To try to equalize compensation between male and female employees and people in other protected classifications, fair pay laws are gaining traction in states and cities. The nation’s renewed focus on pay equity means employers of all sizes can expect increased scrutiny of their employee wage decisions. In fact, many states and municipalities have already passed laws making it illegal to ask a job candidate, “What’s your current salary?”
The goal behind salary history bans is to stop the cycle of pay discrimination. For example, if a new hire's salary is solely based off previous pay, and the individual was paid less than others performing similar job duties, then the past discrimination just continues.
But states and municipalities aren't the only ones cracking down on the gender pay gap. Congress is currently considering a nation-wide ban on salary history inquiries. The Paycheck Fairness Act was introduced by Rep. Rosa DeLauro, D-Conn on January 30, 2019 and was placed on the Senate Legislative Calendar on April 30, 2019.
The Paycheck Fairness Act would:
- Prohibit employers from inquiring about salary history and from using it to determine pay.
- Protect workers against retaliation for discussing pay with co-workers.
- Ensure equal pay for equal work by requiring employers to prove that any pay disparities between men and women are a business necessity and job-related.
- Require employers to prove that any pay disparities between men and women are a business necessity and job-related.
- Provide plaintiffs who file EPA claims the same remedies available to plaintiffs who file race- or ethnicity-based wage-discrimination claims.
- Make it easier for plaintiffs to participate in class-action lawsuits that challenge systemic pay discrimination.
- Create a salary negotiation skills training program for women.
Conducting a pay equity audit will help ensure you’re complying with the law where you do business – and provide useful insights into your existing compensation practices. Further, rectifying any pay disparities an audit reveals will limit your exposure to discrimination claims and potentially costly settlements.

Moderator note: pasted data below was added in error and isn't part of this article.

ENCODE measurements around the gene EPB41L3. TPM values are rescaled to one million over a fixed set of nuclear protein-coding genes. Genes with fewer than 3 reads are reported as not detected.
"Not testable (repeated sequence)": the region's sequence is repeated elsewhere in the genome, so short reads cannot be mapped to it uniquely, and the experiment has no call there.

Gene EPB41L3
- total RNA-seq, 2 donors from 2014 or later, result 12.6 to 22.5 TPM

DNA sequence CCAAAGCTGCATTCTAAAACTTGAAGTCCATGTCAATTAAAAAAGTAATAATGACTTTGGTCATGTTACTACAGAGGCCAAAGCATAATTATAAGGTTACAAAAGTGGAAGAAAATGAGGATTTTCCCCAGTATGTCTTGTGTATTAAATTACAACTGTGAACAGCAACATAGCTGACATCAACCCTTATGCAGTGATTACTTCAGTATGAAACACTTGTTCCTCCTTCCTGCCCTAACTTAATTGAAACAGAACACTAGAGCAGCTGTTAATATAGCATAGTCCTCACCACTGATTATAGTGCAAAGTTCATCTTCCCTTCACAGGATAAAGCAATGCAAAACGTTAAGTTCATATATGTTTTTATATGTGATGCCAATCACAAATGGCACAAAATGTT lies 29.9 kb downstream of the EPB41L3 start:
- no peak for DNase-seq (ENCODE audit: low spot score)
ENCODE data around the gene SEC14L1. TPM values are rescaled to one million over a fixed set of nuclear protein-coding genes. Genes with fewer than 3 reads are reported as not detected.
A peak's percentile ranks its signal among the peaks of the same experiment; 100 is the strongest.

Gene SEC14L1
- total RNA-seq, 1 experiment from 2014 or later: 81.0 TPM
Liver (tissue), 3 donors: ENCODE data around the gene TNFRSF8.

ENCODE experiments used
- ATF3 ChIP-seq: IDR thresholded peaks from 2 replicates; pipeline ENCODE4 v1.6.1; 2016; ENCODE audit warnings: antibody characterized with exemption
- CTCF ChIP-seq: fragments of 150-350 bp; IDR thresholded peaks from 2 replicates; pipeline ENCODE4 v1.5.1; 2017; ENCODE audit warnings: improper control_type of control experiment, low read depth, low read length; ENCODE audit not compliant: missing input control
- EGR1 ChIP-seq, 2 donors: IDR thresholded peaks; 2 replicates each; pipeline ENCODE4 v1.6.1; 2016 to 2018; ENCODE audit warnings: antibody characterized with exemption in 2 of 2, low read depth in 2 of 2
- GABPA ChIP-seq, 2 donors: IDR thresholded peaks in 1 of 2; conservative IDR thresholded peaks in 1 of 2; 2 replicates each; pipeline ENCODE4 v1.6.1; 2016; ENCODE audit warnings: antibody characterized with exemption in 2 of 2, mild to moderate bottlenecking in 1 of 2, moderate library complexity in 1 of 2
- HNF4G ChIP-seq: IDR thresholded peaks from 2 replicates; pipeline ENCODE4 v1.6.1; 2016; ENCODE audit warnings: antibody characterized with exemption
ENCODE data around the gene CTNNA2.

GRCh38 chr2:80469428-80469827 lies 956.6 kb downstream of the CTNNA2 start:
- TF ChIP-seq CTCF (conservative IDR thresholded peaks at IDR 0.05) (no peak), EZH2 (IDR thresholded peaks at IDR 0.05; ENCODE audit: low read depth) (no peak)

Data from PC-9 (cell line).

Identifying Pay Disparities
The federal Equal Pay Act (EPA) prohibits employers from paying workers of one sex less than the other for performing substantially the same job, unless the pay difference can be justified by a:
- Seniority system
- Merit system
- System that measures pay by the quantity or quality of production
- Differential based on a factor other than sex
A pay equity audit that compares the rate of pay for men and women based on position and grade can help you eliminate pay gaps. During an audit, analyze pay data to determine whether employees with similar backgrounds performing similar work are being paid similar wages.
Pay disparities – that is, statistically relevant differences in pay that are unlikely to have occurred by chance – often are not the result of intentional discrimination, but rather of weaknesses in employer practices. Auditing compensation data can reveal these flaws and give you the information you need to make improvements.
Conducting a Pay Equity Audit
- Identify the factors that influence your pay rates, such as date of hire, years of experience, education and location.
- Pull human resources data, including gender, job title, salary grade, performance information and other variables relevant to employee pay. The more factors you can include, the more robust and helpful the results will be.
- Create a spreadsheet, leverage pay equity software or use another means to compare the data points you’ve gathered.
- Perform a statistical analysis of male versus female employees to compare the rate of pay for men and women in similar positions. Make sure to group together employees who perform like duties, even if their titles or positions vary.
- Evaluate all positions in the same grade or department using similar benchmarks and scoring rubrics.
- Look for factors other than sex or any other protected category that would explain pay differentials, such as the EPA exceptions noted above.
After the audit, employers should consider modifying existing compensation procedures and adjusting salaries of employees who are inexplicably paid less than their peers. Consider involving legal counsel to help protect pay equity analysis results from discovery during litigation or a government audit.
And, remember, a professional employer organization can handle the audit for you and ensure compliance with all new pay equity laws and every other employment statute governing the workplace, so you can concentrate on growing your business.